Microsoft buys Wand Labs to add more natural language tech to messaging apps and bots

Microsoft, hot on the heels of the news that it is buying LinkedIn for $26.2 billion, has announced yet another acquisition, this time in the area of natural language and artificial intelligence: the company has purchased Wand Labs, a startup that develops messaging apps — and specifically technology behind them that lets them act more intelligently (beyond and alongside our own intelligent interactions on them, of course).

The deal is part of Microsoft’s bigger strategy to build out “conversation as a platform,” and the team will join Microsoft’s Bing engineering and platform team to work on intelligent agents and chat bots.

Terms of the deal are not being disclosed. Wand Labs, founded by Vishal Sharma in 2013, had raised less than $3 million in funding, according to CrunchBase.

In a blog post, David Ku of Microsoft’s Information Platform Group notes that “Wand Labs’ technology and talent will strengthen our position in the emerging era of conversational intelligence” — that is, applying more technology and natural language expertise to improve how we humans can “talk” in messaging services with machines. Areas that the startup had been working on included semantic ontologies, services mapping, third-party developer integration and conversational interfaces.

Third-party developer integration especially is key when you consider how other companies are developing both “assistants” and messaging platforms that are bringing in outside services and creating interfaces for interacting with them and requesting things from them. Facebook’s Messenger and its introduction of Bots; and Amazon’s Echo are two examples.

Although it’s not mentioned in either Microsoft’s blog post or the accompanying post from Wand Labs’ Sharma, this seems to be the kind of tech that will fit in nicely with how Microsoft is developing new services like Cortana, Microsoft’s intelligent assistant app that you can use to pick up information and trigger actions way of voice requests and commands.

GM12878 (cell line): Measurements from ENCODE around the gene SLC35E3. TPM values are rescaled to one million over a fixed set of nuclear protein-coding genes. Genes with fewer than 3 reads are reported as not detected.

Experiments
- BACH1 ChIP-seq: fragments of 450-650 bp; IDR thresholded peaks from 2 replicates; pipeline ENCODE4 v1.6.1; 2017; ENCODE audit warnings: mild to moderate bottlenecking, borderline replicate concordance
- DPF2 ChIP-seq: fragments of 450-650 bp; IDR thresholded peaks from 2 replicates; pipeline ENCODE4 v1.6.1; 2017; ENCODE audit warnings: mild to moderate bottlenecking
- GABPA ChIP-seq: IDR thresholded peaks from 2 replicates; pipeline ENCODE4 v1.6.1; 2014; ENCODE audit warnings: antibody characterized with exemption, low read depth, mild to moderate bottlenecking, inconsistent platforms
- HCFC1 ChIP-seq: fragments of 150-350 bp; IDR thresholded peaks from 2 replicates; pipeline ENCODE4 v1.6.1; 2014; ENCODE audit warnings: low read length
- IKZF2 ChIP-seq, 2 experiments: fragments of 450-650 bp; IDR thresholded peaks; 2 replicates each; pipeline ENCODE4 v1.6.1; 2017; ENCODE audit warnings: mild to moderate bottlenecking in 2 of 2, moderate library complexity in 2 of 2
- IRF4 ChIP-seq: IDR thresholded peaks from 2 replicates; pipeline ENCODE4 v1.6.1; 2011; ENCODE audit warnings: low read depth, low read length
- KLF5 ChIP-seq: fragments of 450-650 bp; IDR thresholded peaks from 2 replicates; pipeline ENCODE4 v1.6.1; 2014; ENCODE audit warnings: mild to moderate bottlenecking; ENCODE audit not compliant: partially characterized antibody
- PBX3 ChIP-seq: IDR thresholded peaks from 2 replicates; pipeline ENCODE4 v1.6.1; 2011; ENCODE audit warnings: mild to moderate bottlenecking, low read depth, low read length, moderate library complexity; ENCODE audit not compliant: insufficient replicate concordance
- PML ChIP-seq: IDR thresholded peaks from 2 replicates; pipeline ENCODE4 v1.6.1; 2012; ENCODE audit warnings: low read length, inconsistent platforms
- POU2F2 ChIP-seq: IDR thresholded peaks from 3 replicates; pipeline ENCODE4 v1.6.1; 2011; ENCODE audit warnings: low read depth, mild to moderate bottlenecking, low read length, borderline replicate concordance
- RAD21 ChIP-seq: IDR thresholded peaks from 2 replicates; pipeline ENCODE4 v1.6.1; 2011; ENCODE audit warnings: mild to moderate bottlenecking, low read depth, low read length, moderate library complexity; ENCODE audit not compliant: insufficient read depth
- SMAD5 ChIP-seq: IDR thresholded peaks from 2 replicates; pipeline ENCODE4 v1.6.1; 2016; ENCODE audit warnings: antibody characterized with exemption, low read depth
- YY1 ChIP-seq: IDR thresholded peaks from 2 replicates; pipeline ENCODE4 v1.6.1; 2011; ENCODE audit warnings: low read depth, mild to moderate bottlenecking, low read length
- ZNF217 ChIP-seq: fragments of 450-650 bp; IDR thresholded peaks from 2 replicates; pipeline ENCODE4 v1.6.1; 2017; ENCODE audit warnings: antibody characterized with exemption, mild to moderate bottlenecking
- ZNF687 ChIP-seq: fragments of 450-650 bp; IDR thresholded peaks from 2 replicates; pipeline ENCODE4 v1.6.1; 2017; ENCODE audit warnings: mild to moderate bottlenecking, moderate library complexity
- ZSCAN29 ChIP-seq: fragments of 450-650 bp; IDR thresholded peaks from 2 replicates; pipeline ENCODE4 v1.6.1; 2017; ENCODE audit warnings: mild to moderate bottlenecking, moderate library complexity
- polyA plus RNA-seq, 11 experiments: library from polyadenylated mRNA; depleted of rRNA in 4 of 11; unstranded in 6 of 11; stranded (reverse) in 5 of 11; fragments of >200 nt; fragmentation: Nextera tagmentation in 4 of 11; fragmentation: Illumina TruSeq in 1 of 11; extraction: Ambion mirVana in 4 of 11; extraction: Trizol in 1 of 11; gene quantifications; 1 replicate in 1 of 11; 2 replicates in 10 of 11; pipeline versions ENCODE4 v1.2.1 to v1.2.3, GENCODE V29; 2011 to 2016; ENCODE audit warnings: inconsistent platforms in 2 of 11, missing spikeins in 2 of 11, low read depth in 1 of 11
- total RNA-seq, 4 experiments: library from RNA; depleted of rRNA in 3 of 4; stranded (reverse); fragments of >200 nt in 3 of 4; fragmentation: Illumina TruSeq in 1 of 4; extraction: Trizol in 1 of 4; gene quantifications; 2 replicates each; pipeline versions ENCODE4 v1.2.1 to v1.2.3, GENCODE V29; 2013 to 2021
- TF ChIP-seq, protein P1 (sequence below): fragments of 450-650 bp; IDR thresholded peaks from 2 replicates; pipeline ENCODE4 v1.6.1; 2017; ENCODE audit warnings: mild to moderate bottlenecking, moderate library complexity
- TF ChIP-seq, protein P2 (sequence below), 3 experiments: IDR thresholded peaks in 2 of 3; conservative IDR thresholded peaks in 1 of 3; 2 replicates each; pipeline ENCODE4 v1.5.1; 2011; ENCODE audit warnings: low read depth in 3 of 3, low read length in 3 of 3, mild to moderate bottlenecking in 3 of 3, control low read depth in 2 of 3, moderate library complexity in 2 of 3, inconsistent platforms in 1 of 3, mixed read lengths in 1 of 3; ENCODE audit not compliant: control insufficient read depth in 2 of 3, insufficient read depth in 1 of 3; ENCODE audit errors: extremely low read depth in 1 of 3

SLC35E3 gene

“It builds on and extends the power of the Bing, Microsoft Azure, Office 365 and Windows platforms to empower developers everywhere,” Ku simply writes.

It sounds like Wand Labs hadn’t gotten too far in its own exploration of how to apply this technology itself before getting acquired. The company’s existing apps have already been removed from the Android and Apple app stores.

“I’m proud of the work my team has done and what we’ve already accomplished in this emerging space – and I’m delighted to be joining a company that shares our passion and enthusiasm for this new era where conversation is the central focus. Making experiences for customers more seamless by harnessing human language is a powerful vision and one that motivates me and my team,” Sharma writes.

“Our deep experience with semantics, messaging and authority are a natural fit for the work already underway at Microsoft, especially in the area of intelligent agents and cognitive services. For those of you who have participated in our rolling trials, I want to say thank you. Even though we will be shutting down our service, expect to see familiar elements of our work in the future. I encourage all of you to stay tuned. This is an exciting moment for the industry and we’ve only just begun.”

More to come.